The owner of a private security agency, based in Springfield, was found guilty by a federal jury yesterday of hiring a man previously convicted of armed rape and allowing him to carry a pistol while working as one of the firm's security guards.
Charles R. Quillin, a former District of Columbia policeman who now owns Metropolitan Protective Services Inc., the Springfield-based firm, was convicted of all nine counts of an indictment that also accused him of lying to a grand jury about the incident. Other counts in the indictment charged Quillin with carrying a pistol without a license.
Quillin, who was a D.C. policeman from 1969 to 1974, later set up the security firm, which eventually included 60 employes. Among the businesses for which Quillin's firm had provided security guards was American Security Bank.
As a result of his conviction in U.S. District Court here, Quillin faces a maximum sentence of 31 years in prison, $42,000 in fines, or both.
Quillin's conviction followed guilty pleas by two other men who had been indicted in connection with the incidents.
Quillin's brother, Robert, who had worked for Quillin's security agency, pleaded guilty at the start of the trial Wednesday to two counts of carrying a pistol without a license. He faces possible penalties of up to two years' imprisonment, $2,000 fines, or both.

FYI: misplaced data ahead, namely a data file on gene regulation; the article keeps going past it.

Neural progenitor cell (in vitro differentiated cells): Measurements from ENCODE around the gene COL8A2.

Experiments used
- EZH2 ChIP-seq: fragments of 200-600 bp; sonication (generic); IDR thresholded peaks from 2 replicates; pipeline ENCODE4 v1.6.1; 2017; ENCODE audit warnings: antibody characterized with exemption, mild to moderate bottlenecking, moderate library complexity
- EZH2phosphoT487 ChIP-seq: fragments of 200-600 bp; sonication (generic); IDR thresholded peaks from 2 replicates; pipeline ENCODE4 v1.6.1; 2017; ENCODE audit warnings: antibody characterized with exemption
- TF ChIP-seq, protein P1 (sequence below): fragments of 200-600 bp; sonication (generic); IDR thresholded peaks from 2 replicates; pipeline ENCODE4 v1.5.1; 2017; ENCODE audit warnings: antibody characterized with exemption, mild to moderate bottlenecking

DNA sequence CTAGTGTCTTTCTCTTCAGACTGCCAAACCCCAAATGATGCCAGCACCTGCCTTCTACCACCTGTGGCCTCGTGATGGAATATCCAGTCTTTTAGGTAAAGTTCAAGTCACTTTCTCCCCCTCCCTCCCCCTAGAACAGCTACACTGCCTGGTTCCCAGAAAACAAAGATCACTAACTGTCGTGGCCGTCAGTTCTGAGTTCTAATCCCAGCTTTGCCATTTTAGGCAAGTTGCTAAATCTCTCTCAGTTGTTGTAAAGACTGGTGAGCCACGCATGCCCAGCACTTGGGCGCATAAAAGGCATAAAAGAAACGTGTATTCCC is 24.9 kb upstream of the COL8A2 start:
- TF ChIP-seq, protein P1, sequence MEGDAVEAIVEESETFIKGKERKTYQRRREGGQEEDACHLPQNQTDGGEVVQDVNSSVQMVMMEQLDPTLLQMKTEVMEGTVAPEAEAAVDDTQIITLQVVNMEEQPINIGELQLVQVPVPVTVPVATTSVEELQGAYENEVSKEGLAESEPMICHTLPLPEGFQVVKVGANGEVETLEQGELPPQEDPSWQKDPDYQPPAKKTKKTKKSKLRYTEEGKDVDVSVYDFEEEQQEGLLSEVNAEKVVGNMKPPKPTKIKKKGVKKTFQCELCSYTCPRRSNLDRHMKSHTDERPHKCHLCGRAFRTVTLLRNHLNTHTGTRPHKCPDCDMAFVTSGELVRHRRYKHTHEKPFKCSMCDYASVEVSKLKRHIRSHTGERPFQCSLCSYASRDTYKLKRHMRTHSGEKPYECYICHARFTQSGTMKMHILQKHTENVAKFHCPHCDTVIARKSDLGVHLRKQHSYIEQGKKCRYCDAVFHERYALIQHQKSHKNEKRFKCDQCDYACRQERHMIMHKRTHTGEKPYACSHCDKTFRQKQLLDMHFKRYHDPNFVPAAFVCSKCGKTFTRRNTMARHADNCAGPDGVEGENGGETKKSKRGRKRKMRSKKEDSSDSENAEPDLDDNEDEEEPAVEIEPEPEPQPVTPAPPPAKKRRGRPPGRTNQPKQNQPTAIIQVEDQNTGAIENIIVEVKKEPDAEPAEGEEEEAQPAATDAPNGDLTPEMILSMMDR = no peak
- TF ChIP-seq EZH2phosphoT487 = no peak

Michael W. Carey, the security guard who had previously been convicted of armed rape, pleaded guilty March 31 in D.C. Superior Court to a single misdemeanor count of carrying a pistol without a license.
Federal prosecutors agreed to drop felony charges against Carey in exchange for his testimony against Quillin. Carey could be sentenced to up to a year's imprisonment, a $1,000 fine, or both on the misdemeanor court.
William J. Hardy, the assistant U.S. attorney who prosecuted Quillin, produced evidence to show that Quillin knew Carey was a convicted rapist and that Quillin, nevertheless, told Carey to carry a pistol while working as one of the firm's guards. It is illegal for a convicted felon to carry a gun.
Quillin, who testified in his own defense, denied all the prosecutor's charges, contending that he did not know Carey was a convicted rapist and did not tell Carey to carry a gun while working in the District of Columbia. Quillin also testified that he himself had not carried a pistol in the District, where he could not legally do so except in a security officer's uniform.
The federal investigation of Quillin and his firm began last fall when Carey was stopped by police on a routine traffic charge.